I am Associate Policy Director at Working Partnerships USA and primary author of the policy brief referenced. Professor Duncan authored the research report analyzing economic impacts of the application of prevailing wage. With Duncan’s assistance, WPUSA released a policy brief which summarized the findings of Duncan’s research, together with additional analysis of the social and environmental impacts of the application of prevailing wage. Duncan’s research report is included as an appendix to the policy brief. Source data on contractor addresses is publicly available online at the Contractors State License Board. All assumptions used in the model are detailed in Duncan’s research report. Regarding the definition of local workers, for the purpose of analyzing impacts on local taxes and government expenditures, a city or county is the most appropriate unit of analysis because those are the primary entities collecting local taxes and providing local services.

Kevin Dayton 12:58pm July 30, 2013

As stated in the report, Professor Duncan "carried out the economic impact analysis" using the IMPLAN modeling tool. I'm sure he entered data into the IMPLAN model and came up with the conclusions cited in the report. But in order to get valid conclusions, the data and the assumptions in the model need to be accurate. What was his source for the home addresses of trades workers who worked on the Gilroy library and the (not yet completed) Palo Alto library? Why is "local" defined as Santa Clara County when Palo Alto borders San Mateo County and Alameda County is just across the Dumbarton Bridge? After obtaining data directly from the cities of Palo Alto and Gilroy, I identified 18 categories of errors in reasoning in the report, which was produced by Working Partnerships USA, not Professor Duncan. A rebuttal to the report will be published soon.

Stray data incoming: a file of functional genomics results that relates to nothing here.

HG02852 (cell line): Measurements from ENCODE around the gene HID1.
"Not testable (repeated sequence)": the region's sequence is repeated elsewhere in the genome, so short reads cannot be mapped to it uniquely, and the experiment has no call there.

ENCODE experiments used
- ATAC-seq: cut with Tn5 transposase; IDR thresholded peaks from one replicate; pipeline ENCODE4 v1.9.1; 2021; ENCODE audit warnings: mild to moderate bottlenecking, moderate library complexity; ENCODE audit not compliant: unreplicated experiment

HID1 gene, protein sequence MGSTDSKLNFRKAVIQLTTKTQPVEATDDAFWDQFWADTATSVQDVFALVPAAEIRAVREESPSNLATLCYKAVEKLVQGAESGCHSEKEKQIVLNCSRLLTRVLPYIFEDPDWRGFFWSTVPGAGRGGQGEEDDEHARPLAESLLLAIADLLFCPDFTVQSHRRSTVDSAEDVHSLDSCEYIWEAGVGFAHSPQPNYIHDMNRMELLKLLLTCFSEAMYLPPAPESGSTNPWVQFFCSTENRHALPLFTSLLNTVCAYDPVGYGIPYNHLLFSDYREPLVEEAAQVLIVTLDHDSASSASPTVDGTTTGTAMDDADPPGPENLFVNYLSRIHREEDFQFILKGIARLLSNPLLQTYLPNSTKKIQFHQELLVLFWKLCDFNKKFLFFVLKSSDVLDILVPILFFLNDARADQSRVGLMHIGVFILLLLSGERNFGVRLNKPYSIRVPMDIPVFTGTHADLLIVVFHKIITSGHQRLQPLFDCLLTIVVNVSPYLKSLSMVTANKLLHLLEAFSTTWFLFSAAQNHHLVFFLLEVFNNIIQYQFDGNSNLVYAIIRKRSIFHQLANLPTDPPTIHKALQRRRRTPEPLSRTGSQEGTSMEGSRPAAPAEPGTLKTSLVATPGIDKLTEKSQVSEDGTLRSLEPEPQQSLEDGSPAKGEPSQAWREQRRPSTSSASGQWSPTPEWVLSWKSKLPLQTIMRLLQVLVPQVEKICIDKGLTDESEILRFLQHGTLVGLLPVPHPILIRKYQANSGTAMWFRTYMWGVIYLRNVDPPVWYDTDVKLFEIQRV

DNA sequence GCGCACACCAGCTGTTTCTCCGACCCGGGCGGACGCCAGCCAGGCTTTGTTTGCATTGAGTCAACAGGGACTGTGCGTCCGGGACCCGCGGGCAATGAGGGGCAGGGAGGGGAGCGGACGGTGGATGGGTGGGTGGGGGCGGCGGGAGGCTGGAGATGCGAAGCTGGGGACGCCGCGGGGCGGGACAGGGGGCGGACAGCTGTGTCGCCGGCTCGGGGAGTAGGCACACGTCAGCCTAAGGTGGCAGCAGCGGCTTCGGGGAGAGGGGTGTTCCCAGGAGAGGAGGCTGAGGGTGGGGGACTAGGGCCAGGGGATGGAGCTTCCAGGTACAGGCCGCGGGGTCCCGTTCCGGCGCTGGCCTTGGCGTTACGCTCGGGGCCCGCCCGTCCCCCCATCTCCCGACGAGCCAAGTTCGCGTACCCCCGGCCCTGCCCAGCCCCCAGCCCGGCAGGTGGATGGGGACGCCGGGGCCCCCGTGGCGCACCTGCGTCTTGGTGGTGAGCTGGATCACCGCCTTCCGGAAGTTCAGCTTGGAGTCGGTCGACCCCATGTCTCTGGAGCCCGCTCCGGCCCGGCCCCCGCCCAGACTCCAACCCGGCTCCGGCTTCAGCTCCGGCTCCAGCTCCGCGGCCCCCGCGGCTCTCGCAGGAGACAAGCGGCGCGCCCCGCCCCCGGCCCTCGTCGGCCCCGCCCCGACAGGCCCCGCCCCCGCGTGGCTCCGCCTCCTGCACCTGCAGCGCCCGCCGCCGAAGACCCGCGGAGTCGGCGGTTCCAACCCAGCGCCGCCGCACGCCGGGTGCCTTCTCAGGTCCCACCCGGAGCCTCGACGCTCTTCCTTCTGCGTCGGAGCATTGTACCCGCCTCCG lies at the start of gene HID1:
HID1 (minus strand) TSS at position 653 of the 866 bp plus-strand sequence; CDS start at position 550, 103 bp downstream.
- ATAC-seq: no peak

Kevin Duncan 11:53am July 30, 2013

I am Kevin Duncan, Professor of Economics at Colorado State University-Pueblo and author of the report that is included in the WPUSA publication that Kevin Dayton references. This economic impact study is based on the observation that when prevailing wages apply to municipal projects in Santa Clara County, more of the work is completed by county resident construction workers. As local construction workers spend a portion of their income in the county, local retail and service businesses (that are unrelated to the construction industry) benefit. The report also summarizes the scholarly research, including my own, that examines the effect of prevailing wages on construction costs. The preponderance of this research indicates that prevailing wages do not affect costs. One reason is that productivity is higher when the wage policy applies. In sum, prevailing wages complement other local economic development policies and do so without increasing construction costs.